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Erma Wrote Here

The house where celebrated humorist Erma Bombeck lived and wrote has been named to the National Register of Historic Places.

At the University of Dayton's Erma Bombeck Writers' Workshop last spring, Martha Boice approached Erma Bombeck’s children and asked if they’d be comfortable if she pursued nominating their childhood home — a modest 1959 ranch house in Centerville, Ohio — for the National Register of Historic Places.

"It was one of my pipe dreams," conceded Boice, who helped found the Landmarks Foundation of Centerville-Washington Twp. "Few communities can claim so cherished a person."

With the approval of the current owners — University of Dayton psychology professor Roger Reeb and his wife Tracy — the Ohio Historic Site Preservation Advisory Board in December recommended that the suburban home of America's most beloved humorist and one of the University of Dayton’s greatest graduates be nominated. Earlier this month, it was listed.

"It's a nice honor for my mom," said Matt Bombeck, a screenwriter in Los Angeles. "It was a great place to grow up and we really have fond memories of our neighbors and the neighborhood. The nice thing about the neighborhood is that it really hasn't changed that much since we were there — except the trees are bigger."

In 1959, the Bombecks built the 1,392-square-foot three-bedroom ranch home at 162 Cushwa Drive and lived there until 1968, when Erma's career began to rocket with her popular nationally syndicated column and the release of her first book, At Wit's End.

"Erma frequently referred to those years of occupancy as our family’s maturity. She would always include our hamster and dog, Harry," quipped husband Bill Bombeck, who taught at Centerville High School.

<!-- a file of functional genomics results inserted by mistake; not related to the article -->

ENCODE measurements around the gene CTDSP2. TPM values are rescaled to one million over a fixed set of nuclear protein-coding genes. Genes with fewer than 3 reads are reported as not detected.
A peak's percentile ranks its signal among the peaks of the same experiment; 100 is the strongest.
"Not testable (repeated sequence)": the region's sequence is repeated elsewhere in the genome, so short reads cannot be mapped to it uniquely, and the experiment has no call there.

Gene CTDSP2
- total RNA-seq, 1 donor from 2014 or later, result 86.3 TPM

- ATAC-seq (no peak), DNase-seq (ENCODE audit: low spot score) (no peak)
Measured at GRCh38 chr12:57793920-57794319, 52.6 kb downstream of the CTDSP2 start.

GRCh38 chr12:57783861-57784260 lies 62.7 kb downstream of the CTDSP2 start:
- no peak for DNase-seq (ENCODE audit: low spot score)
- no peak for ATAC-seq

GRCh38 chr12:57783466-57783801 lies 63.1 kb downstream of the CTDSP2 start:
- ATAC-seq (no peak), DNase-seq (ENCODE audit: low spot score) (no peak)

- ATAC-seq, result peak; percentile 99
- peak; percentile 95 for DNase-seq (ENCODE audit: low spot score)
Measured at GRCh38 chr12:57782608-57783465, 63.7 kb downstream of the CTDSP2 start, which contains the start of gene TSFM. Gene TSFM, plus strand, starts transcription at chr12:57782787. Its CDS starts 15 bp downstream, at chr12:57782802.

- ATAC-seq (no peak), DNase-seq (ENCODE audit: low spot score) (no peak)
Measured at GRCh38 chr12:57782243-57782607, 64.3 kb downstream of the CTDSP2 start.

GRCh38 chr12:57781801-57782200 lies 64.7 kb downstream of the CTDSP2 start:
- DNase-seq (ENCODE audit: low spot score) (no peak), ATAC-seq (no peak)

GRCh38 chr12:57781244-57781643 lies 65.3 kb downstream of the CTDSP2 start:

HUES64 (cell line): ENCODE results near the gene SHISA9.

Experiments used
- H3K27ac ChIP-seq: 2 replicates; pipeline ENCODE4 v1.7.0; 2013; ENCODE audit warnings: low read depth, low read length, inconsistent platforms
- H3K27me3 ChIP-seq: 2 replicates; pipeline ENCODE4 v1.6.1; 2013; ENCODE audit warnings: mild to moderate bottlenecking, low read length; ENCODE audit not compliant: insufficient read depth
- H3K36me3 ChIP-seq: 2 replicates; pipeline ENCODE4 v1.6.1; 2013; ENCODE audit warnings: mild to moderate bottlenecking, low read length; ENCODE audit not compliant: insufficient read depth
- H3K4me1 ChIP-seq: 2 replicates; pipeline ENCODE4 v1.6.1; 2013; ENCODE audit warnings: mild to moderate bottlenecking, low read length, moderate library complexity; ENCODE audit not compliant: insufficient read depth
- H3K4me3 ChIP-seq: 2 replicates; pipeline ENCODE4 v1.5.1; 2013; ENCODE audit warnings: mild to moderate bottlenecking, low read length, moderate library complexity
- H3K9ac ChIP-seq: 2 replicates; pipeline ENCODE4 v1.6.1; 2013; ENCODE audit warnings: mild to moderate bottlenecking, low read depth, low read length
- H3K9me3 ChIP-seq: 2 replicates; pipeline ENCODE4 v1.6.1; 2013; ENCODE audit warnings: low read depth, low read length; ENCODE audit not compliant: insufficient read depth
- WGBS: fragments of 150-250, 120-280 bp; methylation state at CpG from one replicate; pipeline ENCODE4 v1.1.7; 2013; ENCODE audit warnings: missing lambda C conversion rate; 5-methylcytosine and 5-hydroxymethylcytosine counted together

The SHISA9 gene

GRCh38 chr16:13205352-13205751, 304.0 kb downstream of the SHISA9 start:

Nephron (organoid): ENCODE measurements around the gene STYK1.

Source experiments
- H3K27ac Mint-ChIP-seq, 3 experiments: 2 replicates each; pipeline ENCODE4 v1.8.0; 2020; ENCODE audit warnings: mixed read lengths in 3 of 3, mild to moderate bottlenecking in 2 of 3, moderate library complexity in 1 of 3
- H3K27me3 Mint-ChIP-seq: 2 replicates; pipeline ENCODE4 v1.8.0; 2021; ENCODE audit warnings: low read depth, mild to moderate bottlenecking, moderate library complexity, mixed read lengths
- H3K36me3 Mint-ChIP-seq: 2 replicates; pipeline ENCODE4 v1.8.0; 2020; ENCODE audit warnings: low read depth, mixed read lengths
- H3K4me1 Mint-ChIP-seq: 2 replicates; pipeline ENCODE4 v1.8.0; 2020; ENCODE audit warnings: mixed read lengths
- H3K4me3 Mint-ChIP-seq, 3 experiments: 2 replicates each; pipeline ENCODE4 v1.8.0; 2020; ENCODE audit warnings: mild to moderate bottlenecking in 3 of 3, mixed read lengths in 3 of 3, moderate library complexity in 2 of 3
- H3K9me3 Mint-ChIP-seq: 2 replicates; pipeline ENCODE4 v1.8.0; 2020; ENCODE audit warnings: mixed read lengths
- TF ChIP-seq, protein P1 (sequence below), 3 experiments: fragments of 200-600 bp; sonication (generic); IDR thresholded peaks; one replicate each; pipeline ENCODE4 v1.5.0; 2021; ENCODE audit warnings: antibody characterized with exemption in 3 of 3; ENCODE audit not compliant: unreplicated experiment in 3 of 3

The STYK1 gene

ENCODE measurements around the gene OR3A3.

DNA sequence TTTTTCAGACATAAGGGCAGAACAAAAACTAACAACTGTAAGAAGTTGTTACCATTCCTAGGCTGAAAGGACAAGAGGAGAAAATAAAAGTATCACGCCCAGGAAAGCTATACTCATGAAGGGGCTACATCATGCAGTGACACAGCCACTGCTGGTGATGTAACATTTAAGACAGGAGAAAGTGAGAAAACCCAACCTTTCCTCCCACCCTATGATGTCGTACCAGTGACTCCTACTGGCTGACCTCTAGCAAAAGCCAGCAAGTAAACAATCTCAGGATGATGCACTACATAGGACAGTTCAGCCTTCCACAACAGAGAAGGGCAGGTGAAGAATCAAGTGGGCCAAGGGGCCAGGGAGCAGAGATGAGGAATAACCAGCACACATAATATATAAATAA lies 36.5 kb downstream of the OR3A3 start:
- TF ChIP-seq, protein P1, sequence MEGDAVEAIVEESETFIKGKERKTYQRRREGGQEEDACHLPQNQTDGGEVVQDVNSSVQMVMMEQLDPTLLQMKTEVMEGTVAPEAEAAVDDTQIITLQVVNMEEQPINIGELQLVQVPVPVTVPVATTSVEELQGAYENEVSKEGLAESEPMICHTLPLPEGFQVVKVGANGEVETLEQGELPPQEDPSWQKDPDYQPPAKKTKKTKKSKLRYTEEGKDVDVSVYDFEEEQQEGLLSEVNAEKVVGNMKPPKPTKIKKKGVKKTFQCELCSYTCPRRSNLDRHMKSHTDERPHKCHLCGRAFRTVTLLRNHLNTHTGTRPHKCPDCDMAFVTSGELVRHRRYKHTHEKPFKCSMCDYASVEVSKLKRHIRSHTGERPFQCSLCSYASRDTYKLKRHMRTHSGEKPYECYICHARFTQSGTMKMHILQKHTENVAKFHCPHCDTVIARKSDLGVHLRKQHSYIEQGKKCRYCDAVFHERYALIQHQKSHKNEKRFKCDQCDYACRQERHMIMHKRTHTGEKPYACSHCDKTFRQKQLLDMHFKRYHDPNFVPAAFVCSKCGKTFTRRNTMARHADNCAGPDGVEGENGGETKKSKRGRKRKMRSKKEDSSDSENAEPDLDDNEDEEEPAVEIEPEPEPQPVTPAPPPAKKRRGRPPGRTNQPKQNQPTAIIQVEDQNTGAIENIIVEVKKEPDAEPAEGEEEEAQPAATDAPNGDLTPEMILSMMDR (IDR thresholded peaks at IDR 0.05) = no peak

Typing on an IBM Selectric, Erma wrote her columns in a cramped bedroom on a makeshift desk — a plank between cinder blocks. Phil Donahue, who became a legendary TV talk show host, lived across the street.

"We would entertain each other in our homes," Donahue eulogized at Erma’s memorial service in 1996. "We all had the same house. It was a plat house — $15,500 — three bedrooms, two bathrooms and the fireplace was $700 extra. …The Bombecks had beams in the ceiling. I mean real wood Early American beams, perfectly mitered. You kept looking for Martha Washington. Bill Bombeck made those beams all by himself. I envied those beams so much."

Current homeowner Reeb says those seven ceiling beams still help distinguish the house from other prototypical homes on the suburban street. According to the National Register of Historic Places application, the L-shaped home with its gabled roof has retained its historic integrity. It "still reflects its era of construction" and "maintains its sense of scale, time and place, and setting."

"A lot of family living has taken place on this property. I have a sentimental feeling for this house," said Reeb, who serves as the Roesch Endowed Chair in the Social Sciences at the University of Dayton. He often sits in the Florida room and writes papers about service-learning and his work with homeless shelters.

"Knowing that she did her writing in this house has been inspirational to me in my career," he said.

The Reebs moved into the house 20 years ago with their young sons. They built a family room over the back porch’s concrete slab and converted the garage into an extra room.

"We were looking for a good house to buy with good schools and a big back yard for the kids to play in," he recalled. "For a little kid, that backyard was like a football or a soccer field. We'd have cookouts, put up tents and all their friends would come over. It was a nightly event. We have very fond memories of the house because this is where our kids grew up."

The house, which will remain a private residence, turned out to be a perfect setting for Bombeck's humorous musings about family foibles that appealed universally, especially to housewives.

"The columns spoke to her neighbors, both literal and figurative," according to the nomination, which was prepared by historic consultant Nathalie Wright. "Erma's frustration with the notion that homemaking was an artistic pursuit that would forever fulfill women was the touchstone of her writing. She shined a spotlight on the pressures of social convention, covertly telling women that the notion of a perfect home was not realistic. Her sly insights struck a chord, and readers instantly connected to her in droves."

The Reebs didn't hesitate when asked if their home could be nominated for the National Register of Historic Places.

"This was Erma's roots," Roger Reeb said. "Why not honor her in this way?"


News and Communications Staff